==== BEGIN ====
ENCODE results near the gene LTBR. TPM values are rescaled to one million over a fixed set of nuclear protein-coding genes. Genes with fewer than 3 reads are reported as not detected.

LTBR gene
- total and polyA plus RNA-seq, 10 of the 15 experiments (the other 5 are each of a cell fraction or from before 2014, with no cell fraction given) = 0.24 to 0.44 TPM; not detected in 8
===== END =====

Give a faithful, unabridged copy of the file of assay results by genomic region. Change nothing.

ENCODE results near the gene LTBR. TPM values are rescaled to one million over a fixed set of nuclear protein-coding genes. Genes with fewer than 3 reads are reported as not detected.

LTBR gene
- total and polyA plus RNA-seq, 10 of the 15 experiments (the other 5 are each of a cell fraction or from before 2014, with no cell fraction given) = 0.24 to 0.44 TPM; not detected in 8